Former Oklahoma Sooners football coach Barry Switzer has never shied away from getting involved in a new venture. The three-time national champion has as much on his plate now as ever before.
"I've stayed busy," Switzer said. "I'm on a treadmill all the time, but I enjoy it. It's always an enterprise. I wouldn't be doing it if it didn't have a means to an end."
Last season, Switzer started a new project online called Coaches' Cabana (www.coachescabana.com). Essentially, the idea is to offer fans watching college football on TV an alternative way to hear and understand what's going on during the game from some of the greatest coaches in the game.
Switzer, along with the Sports Animal's Mark Rodgers, watches Oklahoma's game and makes comments about what's happening.
"I'm looking at the game and I've got a monitor where I can send tweets and email me," Switzer said. "People tweet and email me about what's happening during the game, asking my thoughts and impressions."
Switzer saw a need for a unique way to watch college football on Saturdays and decided to do something to provide that. Switzer said it's easier for someone like himself, who is around the Oklahoma program on a consistent basis, to offer quality insight than for a TV commentator who has only been in Norman for a couple of games preparing for the game.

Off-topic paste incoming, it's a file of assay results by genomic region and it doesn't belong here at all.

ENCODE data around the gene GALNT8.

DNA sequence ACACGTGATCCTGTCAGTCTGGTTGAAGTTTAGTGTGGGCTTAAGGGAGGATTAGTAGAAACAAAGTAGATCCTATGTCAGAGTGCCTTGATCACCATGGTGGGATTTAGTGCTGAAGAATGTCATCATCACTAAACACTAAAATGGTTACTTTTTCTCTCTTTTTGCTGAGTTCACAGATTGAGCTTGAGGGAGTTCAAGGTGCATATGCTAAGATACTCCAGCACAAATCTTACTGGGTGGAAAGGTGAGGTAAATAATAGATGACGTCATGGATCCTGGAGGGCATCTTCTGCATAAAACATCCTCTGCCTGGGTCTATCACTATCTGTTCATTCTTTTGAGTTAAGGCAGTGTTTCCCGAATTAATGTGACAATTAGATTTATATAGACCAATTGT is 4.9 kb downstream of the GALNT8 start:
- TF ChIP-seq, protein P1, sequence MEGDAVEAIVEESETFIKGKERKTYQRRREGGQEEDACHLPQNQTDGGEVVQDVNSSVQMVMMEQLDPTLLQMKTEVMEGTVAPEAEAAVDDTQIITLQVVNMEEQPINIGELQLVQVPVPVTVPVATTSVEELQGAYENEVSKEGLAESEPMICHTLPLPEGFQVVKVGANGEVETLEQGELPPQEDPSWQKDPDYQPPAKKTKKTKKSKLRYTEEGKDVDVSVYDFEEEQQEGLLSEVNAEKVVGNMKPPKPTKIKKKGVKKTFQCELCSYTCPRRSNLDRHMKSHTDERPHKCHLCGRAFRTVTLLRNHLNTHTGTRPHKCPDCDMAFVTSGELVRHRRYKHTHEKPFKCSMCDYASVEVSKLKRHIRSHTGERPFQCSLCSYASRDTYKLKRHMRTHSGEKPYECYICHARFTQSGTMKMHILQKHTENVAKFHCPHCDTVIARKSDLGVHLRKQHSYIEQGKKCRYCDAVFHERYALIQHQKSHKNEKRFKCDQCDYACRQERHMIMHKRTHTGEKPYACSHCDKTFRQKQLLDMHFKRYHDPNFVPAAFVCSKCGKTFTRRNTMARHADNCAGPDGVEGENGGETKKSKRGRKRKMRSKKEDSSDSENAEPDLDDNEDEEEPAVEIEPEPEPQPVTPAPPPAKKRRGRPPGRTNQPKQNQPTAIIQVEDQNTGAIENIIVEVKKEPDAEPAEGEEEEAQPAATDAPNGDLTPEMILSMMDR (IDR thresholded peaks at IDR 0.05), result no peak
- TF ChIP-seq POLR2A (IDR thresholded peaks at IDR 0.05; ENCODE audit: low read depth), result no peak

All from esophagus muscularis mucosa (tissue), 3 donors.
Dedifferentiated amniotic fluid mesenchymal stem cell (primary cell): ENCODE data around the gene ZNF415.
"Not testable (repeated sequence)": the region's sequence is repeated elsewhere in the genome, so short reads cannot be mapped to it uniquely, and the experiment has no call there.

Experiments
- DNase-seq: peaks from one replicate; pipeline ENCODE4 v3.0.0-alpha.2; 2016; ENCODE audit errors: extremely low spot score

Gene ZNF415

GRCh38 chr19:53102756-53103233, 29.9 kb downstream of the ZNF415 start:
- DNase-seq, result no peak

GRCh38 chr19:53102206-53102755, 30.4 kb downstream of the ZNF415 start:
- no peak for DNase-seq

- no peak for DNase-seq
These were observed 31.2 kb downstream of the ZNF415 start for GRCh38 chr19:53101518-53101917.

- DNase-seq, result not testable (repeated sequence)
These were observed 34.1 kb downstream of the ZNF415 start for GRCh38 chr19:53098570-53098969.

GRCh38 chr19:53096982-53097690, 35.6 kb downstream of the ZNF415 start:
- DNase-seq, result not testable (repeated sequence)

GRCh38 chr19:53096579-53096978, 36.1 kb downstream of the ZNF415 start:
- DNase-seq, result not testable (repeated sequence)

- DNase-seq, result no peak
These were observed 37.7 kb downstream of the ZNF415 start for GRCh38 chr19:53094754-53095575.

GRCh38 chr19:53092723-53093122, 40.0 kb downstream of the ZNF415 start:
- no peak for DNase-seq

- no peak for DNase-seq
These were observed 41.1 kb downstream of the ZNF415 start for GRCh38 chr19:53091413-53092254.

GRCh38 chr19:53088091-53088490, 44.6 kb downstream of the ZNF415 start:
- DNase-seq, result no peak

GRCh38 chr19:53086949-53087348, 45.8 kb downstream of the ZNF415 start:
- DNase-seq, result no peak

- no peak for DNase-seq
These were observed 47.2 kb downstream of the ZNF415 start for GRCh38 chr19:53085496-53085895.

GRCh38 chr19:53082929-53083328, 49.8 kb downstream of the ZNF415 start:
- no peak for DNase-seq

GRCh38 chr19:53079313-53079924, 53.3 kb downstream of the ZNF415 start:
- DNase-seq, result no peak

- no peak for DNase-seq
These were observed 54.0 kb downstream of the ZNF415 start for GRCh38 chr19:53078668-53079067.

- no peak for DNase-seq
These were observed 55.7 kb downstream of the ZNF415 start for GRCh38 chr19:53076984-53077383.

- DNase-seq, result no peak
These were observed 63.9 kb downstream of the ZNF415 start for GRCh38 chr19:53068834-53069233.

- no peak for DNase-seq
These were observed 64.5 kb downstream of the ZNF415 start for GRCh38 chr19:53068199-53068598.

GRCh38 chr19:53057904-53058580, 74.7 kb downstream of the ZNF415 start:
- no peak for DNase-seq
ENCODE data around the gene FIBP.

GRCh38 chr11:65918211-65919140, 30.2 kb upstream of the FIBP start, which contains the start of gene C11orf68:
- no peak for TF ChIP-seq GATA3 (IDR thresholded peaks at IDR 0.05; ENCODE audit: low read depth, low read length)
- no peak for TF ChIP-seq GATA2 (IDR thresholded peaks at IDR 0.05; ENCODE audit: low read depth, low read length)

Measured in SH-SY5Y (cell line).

"I have to believe I know a lot about Oklahoma and what's happening than the guys doing the color commentary for the game that just came to Norman for the first time," Switzer said.
In addition to Switzer doing OU games, former Oklahoma State coach Pat Jones has jumped on board to do Oklahoma State games. Altogether, Switzer has pulled 12 more coaches from historical college football programs to participate online. Some of the more notable coaches include Clemson's Danny Ford, Texas' Fred Akers and Tennessee legend Johnny Majors.
"They're on top of the program right now," Switzer said. "They know the program, they know the coaches and they've been coaching 40-50 years.
"It'll be a fun experience. That's what we're trying to make it. Not a serious, stereotype of setting like in a studio."
Switzer said the site grew tremendously over the course of the season last year and is excited about the growth the site could experience in 2013. He added that he won't be doing every game—he did seven of Oklahoma's game last year.
While Switzer only has 14 teams represented right now, he has big plans for the site, hoping to bump up to 50 teams before selling it to a big website such as Yahoo! or Comcast.